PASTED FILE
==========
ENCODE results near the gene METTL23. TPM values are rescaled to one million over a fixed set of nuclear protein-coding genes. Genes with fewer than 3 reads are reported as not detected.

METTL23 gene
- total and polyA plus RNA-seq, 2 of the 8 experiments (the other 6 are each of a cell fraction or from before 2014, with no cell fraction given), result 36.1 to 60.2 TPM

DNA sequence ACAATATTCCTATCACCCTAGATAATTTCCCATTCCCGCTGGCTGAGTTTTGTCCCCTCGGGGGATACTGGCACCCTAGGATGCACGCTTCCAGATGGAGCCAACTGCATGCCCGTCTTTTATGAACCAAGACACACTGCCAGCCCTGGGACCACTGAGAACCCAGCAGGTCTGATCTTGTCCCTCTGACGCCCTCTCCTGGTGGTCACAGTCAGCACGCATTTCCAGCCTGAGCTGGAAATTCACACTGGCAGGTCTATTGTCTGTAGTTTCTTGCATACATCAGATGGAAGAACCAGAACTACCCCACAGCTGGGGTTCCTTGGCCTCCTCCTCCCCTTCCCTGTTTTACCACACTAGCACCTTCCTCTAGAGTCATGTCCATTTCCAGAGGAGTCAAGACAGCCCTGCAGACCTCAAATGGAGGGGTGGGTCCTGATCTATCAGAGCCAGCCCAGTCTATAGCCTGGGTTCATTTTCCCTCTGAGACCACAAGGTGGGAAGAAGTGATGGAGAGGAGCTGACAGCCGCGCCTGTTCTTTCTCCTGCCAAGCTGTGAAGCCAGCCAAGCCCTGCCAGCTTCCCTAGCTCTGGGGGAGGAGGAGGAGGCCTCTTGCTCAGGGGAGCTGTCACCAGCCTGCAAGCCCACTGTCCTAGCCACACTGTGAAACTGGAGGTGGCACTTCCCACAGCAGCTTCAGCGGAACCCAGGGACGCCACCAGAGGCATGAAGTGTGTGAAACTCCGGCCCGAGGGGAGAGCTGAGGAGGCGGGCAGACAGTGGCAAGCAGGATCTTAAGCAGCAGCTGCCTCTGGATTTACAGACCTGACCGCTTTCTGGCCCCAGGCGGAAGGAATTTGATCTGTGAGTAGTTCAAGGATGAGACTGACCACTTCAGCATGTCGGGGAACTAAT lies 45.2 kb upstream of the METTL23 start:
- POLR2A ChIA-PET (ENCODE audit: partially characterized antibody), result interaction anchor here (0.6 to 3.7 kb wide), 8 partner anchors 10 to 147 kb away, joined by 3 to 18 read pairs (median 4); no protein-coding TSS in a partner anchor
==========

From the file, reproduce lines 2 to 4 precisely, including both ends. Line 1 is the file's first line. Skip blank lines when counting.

METTL23 gene
- total and polyA plus RNA-seq, 2 of the 8 experiments (the other 6 are each of a cell fraction or from before 2014, with no cell fraction given), result 36.1 to 60.2 TPM

DNA sequence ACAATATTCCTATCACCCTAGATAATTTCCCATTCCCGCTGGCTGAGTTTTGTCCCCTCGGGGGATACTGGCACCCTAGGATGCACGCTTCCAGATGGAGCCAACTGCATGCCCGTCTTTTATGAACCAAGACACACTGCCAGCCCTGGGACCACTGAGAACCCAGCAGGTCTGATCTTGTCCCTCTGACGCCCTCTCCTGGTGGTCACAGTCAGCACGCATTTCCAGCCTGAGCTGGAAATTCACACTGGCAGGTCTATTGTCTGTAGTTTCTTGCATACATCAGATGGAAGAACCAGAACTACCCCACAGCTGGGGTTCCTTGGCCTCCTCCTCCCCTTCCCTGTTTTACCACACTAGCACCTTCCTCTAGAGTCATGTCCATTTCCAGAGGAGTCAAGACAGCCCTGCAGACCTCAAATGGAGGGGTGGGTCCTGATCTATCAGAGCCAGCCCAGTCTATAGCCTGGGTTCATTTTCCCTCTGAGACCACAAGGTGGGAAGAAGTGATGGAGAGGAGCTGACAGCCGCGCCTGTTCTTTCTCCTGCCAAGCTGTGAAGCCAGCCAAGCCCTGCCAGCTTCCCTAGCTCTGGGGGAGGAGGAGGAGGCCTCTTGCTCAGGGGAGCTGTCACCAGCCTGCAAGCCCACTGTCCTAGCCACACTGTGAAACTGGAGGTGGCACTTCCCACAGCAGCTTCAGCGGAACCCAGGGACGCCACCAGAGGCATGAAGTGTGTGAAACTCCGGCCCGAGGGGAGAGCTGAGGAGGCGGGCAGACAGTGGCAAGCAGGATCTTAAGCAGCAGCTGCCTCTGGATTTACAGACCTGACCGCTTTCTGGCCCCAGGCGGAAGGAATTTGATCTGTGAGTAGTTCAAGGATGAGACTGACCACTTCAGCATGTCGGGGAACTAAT lies 45.2 kb upstream of the METTL23 start: